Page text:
WHAT WE THINK
March 5, 2004 | Page 3
ALAN GREENSPAN is ready to throw future senior citizens to the wolves. In testimony to Congress last week, the Federal Reserve Board chair said that soaring budget deficits from entitlement programs like Social Security and Medicare could lead to a "very debilitating" rise in interest rates and threaten the economy as Baby Boomers become eligible for retirement over the coming years.
"I am just basically saying that we are overcommitted at this stage," Greenspan told the House Budget Committee. His solution? Slash benefits by pushing up the retirement age for Social Security and Medicare--which is already set to rise to age 67 over the next two decades. Greenspan also said Congress should reduce Social Security payouts by setting cost-of-living increases at a half a percentage point below the official rate of inflation.
Greenspan's plan would be a disaster for millions of American workers who depend on Social Security. About 40 percent of Americans have saved almost nothing for retirement--as a result of shrinking pensions and 30 years of wage stagnation, according to the National Retirement Planning Coalition.
The number of companies offering a fixed-benefit pension has dropped by almost half in the past two decades, to about 21 percent of private-sector workers in 1998. Just 15 percent of working-age Americans have an individual retirement account (IRA), and 22 percent contribute to a 401(k) plan, according to the Employee Benefit Research Institute (EBRI).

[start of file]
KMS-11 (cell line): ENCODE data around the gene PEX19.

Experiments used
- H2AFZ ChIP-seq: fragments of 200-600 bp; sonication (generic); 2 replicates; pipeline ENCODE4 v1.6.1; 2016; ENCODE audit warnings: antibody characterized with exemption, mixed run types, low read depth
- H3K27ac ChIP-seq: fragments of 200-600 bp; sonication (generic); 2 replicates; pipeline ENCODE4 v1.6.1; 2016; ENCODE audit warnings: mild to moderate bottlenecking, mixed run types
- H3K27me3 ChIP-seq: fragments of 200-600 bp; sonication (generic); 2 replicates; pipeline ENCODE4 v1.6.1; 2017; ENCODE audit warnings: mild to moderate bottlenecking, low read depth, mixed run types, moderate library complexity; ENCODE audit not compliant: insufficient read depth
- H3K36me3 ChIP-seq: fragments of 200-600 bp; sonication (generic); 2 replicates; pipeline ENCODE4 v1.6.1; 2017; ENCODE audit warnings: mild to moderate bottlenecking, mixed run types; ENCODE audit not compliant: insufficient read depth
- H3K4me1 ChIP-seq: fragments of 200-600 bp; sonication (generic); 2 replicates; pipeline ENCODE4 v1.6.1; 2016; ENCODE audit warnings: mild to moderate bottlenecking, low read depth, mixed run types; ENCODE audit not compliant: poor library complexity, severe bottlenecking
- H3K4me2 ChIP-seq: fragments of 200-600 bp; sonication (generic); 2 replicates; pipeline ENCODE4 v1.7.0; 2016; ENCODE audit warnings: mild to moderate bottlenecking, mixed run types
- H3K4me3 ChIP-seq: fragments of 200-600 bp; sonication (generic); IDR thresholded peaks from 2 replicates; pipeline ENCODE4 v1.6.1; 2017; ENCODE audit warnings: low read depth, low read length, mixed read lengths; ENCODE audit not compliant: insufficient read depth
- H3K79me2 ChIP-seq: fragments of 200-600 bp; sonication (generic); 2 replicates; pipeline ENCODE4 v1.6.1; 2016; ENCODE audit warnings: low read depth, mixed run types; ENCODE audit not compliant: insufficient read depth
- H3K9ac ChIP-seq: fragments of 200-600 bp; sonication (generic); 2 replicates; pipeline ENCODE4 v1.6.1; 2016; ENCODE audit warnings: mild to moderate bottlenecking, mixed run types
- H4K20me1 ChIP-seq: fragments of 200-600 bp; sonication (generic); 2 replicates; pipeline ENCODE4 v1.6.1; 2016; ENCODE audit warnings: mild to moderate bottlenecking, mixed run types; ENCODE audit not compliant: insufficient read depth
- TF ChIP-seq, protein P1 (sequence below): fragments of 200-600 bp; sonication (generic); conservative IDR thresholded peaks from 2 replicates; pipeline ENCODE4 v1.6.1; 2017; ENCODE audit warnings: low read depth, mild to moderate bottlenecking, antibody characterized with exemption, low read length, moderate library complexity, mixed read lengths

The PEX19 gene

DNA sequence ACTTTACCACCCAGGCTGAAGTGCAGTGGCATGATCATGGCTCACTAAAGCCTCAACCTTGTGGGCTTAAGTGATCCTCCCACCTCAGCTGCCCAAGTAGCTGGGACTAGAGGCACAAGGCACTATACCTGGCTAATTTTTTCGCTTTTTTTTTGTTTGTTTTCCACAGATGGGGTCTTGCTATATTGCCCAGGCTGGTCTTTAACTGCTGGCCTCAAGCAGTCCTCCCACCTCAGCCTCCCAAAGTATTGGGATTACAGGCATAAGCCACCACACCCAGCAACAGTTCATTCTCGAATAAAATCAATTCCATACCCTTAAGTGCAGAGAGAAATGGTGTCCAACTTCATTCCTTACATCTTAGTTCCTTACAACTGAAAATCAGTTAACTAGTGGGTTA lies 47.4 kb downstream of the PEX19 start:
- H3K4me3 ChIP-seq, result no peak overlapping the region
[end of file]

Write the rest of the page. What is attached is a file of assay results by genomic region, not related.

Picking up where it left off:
Overall, American seniors will have $45 billion less in retirement income in 2030 than they will need to cover basic expenses, according to the EBRI. That means that Social Security is--and will continue to be--essential for millions.
In reality, there is no Social Security "crisis." The Social Security Trust Fund's own recent report says that it will be able to meet all of its obligations through the year 2042. Greenspan is pushing for Social Security cuts to balance the budget even though he endorsed making the Bush administration's 2001 tax cut giveaway to the super-rich permanent.
"[T]he whole idea that Social Security needs 'reform' is nothing but hype, the product of military-style disinformation," wrote Mark Weisbrot and Dean Baker of the Center for Economic and Policy Research last year. "The 'coalition of the willing' in the war on Social Security is led by the financial industry, which stands to earn hundreds of billions of dollars in fees and commissions if it can hold Social Security funds in individual accounts. They are joined by wealthy taxpayers who view any government dollar that is not paid out in corporate subsidies as a potential tax break in their pockets."
There's a simple solution to the "relatively minor long-term problems" that Weisbrot and Baker identify with the Social Security system--tax the rich. The current Social Security tax only applies to wage income and is capped at about $88,000. So a decently paid union autoworker pays the same amount into the Social Security trust fund as Donald Trump or Bill Gates!
Because this is an election year, Bush and the Democrats are letting Greenspan do the talking about Social Security "reform." But both mainstream parties endorse his underlying theme of balancing the budget on the backs of workers, and shifting more and more of the cost of what used to be entitlements onto ordinary people. We can't let them get away with it.